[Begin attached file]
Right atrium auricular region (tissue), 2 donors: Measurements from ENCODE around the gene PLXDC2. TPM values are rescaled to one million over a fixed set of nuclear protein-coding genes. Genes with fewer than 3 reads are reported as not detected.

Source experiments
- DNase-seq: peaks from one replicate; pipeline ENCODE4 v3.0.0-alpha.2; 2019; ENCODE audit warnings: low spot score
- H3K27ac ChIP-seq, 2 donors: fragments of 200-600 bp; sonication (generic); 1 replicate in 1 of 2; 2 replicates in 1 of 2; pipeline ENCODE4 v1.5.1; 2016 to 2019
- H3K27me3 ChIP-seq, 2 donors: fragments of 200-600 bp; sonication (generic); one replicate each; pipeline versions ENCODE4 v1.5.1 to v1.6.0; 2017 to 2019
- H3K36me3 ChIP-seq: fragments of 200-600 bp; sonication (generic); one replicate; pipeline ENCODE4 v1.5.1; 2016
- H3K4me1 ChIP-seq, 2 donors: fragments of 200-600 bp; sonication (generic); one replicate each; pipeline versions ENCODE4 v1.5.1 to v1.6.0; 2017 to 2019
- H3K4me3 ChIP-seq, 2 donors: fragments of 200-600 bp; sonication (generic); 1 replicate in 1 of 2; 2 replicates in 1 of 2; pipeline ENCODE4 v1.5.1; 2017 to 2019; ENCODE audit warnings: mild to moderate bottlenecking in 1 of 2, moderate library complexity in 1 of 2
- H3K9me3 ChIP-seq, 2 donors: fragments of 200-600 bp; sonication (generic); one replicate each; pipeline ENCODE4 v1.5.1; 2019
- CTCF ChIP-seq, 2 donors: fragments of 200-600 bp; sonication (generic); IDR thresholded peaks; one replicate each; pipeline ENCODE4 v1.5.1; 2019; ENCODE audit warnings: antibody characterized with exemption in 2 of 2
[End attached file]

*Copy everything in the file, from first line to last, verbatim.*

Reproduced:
Right atrium auricular region (tissue), 2 donors: Measurements from ENCODE around the gene PLXDC2. TPM values are rescaled to one million over a fixed set of nuclear protein-coding genes. Genes with fewer than 3 reads are reported as not detected.

Source experiments
- DNase-seq: peaks from one replicate; pipeline ENCODE4 v3.0.0-alpha.2; 2019; ENCODE audit warnings: low spot score
- H3K27ac ChIP-seq, 2 donors: fragments of 200-600 bp; sonication (generic); 1 replicate in 1 of 2; 2 replicates in 1 of 2; pipeline ENCODE4 v1.5.1; 2016 to 2019
- H3K27me3 ChIP-seq, 2 donors: fragments of 200-600 bp; sonication (generic); one replicate each; pipeline versions ENCODE4 v1.5.1 to v1.6.0; 2017 to 2019
- H3K36me3 ChIP-seq: fragments of 200-600 bp; sonication (generic); one replicate; pipeline ENCODE4 v1.5.1; 2016
- H3K4me1 ChIP-seq, 2 donors: fragments of 200-600 bp; sonication (generic); one replicate each; pipeline versions ENCODE4 v1.5.1 to v1.6.0; 2017 to 2019
- H3K4me3 ChIP-seq, 2 donors: fragments of 200-600 bp; sonication (generic); 1 replicate in 1 of 2; 2 replicates in 1 of 2; pipeline ENCODE4 v1.5.1; 2017 to 2019; ENCODE audit warnings: mild to moderate bottlenecking in 1 of 2, moderate library complexity in 1 of 2
- H3K9me3 ChIP-seq, 2 donors: fragments of 200-600 bp; sonication (generic); one replicate each; pipeline ENCODE4 v1.5.1; 2019
- CTCF ChIP-seq, 2 donors: fragments of 200-600 bp; sonication (generic); IDR thresholded peaks; one replicate each; pipeline ENCODE4 v1.5.1; 2019; ENCODE audit warnings: antibody characterized with exemption in 2 of 2